The Occupational Safety and Health Administration maintains guidelines concerning safety issues related to weight limitations on floors. The regulations do not specify the amount of weight a floor must be able to support, but rather these regulations specify how notices of the weight limits must be posted. These OSHA requirements are especially relevant to the construction sites of multilevel buildings, where construction equipment and materials are often stored at various elevations.
OSHA Guidelines and Compliance
OSHA specifies that the effective safe load limit for all floors be posted in pounds per square foot. The regulations apply to any floor other than a concrete slab poured on the ground.
These regulations specify a minimum of one sign per storage area. Documentation of where the sign is placed and its content should be kept in case any problem occurs. Employees should be shown the sign locations, and supervisors and employees should discuss the importance of maintaining safe loads. The employees are responsible for not overloading the area once signs are posted and they are informed of their presence.
The calculation of the safe weight limit can be done using any valid engineering method. The accuracy of the weight limit is the employer’s responsibility.
Weight limits particularly need to be posted in areas used for storage in multilevel construction sites. The project general contractor is generally responsible for posting the load limits. They should inform subcontractors of the signage and should expect them to operate in safe limits.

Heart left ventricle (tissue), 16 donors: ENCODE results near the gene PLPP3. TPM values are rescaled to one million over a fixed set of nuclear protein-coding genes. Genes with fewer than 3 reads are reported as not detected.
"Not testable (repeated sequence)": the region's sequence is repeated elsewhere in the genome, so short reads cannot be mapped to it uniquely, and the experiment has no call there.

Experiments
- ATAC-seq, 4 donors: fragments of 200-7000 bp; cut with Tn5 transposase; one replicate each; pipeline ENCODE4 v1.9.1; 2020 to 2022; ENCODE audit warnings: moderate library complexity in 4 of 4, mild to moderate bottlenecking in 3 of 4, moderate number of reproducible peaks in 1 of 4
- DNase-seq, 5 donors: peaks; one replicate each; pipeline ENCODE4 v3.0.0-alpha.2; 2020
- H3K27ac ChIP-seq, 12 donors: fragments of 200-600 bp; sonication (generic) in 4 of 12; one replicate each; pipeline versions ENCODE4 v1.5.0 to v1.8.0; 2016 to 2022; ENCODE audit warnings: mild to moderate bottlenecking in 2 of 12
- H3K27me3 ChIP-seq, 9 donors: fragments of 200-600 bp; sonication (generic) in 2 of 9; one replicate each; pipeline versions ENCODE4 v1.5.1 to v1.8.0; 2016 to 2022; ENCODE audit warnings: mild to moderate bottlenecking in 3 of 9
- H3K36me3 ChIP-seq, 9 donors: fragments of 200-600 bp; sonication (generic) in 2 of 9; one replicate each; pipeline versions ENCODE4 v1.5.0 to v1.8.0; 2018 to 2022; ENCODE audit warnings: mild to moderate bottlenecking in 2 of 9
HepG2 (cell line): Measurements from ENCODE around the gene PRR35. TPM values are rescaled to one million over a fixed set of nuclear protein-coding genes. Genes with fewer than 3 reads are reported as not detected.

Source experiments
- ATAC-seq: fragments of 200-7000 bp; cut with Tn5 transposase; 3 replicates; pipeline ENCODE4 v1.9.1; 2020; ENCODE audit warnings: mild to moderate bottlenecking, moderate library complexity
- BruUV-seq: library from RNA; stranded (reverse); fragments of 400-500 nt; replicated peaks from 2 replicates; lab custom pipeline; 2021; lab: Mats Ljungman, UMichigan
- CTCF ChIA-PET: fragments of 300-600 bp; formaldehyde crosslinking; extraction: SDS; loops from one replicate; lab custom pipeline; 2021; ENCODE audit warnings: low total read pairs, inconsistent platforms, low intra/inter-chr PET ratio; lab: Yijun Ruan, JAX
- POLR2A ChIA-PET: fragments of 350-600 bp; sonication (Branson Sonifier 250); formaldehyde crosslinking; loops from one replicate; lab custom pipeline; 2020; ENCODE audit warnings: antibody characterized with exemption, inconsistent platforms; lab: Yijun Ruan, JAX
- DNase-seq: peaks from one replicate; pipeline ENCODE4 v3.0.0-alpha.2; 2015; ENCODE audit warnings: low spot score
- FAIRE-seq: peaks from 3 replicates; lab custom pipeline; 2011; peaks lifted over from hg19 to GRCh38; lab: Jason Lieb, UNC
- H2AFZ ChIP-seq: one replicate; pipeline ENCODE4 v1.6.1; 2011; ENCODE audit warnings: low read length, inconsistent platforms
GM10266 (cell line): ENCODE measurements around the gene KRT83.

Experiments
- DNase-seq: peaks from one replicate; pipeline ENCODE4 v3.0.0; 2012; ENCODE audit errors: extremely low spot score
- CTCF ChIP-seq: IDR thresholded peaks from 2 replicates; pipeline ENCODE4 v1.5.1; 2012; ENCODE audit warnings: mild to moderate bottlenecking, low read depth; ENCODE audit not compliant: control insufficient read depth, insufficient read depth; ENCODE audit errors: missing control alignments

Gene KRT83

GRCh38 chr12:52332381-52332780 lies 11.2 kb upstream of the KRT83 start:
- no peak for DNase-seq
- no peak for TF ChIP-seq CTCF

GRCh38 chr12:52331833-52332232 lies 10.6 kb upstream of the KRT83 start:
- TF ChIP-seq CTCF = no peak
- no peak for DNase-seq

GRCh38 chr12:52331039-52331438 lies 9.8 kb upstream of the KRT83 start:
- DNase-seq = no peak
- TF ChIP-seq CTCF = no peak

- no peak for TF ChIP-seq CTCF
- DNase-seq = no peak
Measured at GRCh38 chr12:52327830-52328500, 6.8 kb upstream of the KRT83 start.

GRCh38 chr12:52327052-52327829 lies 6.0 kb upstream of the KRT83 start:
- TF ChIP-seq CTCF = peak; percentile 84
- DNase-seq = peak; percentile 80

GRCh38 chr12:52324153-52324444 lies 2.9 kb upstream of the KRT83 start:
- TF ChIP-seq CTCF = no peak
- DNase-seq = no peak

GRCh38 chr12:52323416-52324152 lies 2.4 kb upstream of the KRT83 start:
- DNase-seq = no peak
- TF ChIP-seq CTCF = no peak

In construction projects, it is the customary practice that copies of the engineering drawings, including the weight limits for the floors, be posted at the project site. OSHA regulations allow the signs to be drawn by hand on paper or scrap construction material found on the site. Although there is no requirement that the signs be weatherproof, they must be replaced immediately in the event that they are blown away by wind or destroyed by rain.
The intent of these rules is to prevent injuries to workers due to the collapse of a building. Because OSHA regulations allow signs that are made on location of locally available materials, it attaches no cost to compliance with these regulations other than the time necessary to research the weight limits of the floor and to handwrite a sign. OSHA estimates a cost of compliance for these regulations at five minutes of management time per sign.
Keith Allen, a 1979 graduate of Valley City State College, has worked at a variety of jobs including computer operator, medical clinic manager, radio talk show host and potato sorter. For over five years he has worked as a newspaper reporter and historic researcher. His works have appeared in regional newspapers in North Dakota and in "North Dakota Horizons" and "Cowboys and Indians" magazines.